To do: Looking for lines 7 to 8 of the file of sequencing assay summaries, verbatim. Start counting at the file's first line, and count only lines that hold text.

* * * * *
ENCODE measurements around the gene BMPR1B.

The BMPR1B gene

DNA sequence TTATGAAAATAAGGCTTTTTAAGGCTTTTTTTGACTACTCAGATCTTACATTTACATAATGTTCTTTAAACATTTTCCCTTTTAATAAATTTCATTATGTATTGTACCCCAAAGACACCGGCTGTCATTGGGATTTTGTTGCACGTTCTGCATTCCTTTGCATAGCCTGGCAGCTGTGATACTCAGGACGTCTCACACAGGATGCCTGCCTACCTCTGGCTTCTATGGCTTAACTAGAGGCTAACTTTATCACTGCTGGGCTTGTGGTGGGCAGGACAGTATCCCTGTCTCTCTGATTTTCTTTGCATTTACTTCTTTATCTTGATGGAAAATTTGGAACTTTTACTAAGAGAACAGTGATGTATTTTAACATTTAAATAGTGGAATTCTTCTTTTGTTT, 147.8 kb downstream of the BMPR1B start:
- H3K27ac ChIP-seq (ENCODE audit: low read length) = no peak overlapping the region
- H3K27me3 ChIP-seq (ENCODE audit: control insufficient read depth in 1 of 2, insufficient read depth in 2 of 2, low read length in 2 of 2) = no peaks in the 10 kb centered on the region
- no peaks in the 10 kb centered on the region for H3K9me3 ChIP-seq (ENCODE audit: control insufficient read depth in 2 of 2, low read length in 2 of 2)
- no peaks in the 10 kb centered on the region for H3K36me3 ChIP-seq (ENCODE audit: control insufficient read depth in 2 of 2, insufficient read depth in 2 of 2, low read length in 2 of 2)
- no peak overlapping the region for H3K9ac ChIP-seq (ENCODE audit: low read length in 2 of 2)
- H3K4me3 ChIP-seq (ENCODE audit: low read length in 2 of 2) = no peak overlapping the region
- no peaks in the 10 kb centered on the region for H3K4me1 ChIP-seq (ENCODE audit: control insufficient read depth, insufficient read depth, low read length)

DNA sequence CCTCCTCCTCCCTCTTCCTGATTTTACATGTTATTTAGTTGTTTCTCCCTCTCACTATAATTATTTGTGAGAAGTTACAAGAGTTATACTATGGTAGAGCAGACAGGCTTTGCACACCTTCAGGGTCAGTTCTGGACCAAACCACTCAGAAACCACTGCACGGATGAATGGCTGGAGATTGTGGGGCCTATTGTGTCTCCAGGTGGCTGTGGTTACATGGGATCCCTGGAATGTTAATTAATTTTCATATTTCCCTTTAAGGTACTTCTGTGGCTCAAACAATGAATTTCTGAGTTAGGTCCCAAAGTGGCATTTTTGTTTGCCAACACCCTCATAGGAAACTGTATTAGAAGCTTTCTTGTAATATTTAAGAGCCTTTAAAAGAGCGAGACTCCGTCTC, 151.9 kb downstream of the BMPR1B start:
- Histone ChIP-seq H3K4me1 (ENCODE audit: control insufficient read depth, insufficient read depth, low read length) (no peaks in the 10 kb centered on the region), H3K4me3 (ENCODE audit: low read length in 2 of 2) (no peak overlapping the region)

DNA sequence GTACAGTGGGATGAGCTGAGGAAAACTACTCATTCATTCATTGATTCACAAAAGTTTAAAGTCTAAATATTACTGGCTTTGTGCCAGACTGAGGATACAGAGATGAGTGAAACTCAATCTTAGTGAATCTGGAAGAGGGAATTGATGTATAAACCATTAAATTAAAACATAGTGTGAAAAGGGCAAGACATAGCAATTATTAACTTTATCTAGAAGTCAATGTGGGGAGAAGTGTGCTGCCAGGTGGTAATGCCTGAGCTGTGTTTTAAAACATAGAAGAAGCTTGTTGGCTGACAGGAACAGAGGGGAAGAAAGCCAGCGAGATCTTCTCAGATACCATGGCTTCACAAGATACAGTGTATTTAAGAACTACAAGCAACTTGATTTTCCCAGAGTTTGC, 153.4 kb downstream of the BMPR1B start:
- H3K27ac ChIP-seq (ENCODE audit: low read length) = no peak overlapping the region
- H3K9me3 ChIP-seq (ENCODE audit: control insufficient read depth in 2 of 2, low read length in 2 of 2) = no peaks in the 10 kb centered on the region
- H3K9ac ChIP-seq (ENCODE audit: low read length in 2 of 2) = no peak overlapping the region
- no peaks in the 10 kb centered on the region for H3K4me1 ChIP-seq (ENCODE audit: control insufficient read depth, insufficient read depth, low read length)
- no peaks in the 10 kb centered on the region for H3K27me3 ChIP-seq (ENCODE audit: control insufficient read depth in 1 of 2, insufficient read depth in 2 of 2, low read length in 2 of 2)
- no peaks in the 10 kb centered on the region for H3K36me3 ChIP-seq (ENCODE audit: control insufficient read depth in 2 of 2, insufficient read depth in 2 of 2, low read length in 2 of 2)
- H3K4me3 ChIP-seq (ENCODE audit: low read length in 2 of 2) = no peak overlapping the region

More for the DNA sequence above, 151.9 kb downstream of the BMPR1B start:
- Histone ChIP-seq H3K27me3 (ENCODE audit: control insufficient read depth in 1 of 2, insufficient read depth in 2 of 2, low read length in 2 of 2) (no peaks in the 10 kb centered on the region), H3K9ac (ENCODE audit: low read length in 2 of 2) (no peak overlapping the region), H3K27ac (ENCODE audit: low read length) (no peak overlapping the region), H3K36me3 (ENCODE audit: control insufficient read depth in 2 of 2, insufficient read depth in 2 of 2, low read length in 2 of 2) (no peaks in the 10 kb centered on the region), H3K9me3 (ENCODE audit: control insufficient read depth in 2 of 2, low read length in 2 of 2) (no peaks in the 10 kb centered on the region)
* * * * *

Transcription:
- no peaks in the 10 kb centered on the region for H3K36me3 ChIP-seq (ENCODE audit: control insufficient read depth in 2 of 2, insufficient read depth in 2 of 2, low read length in 2 of 2)
- no peak overlapping the region for H3K9ac ChIP-seq (ENCODE audit: low read length in 2 of 2)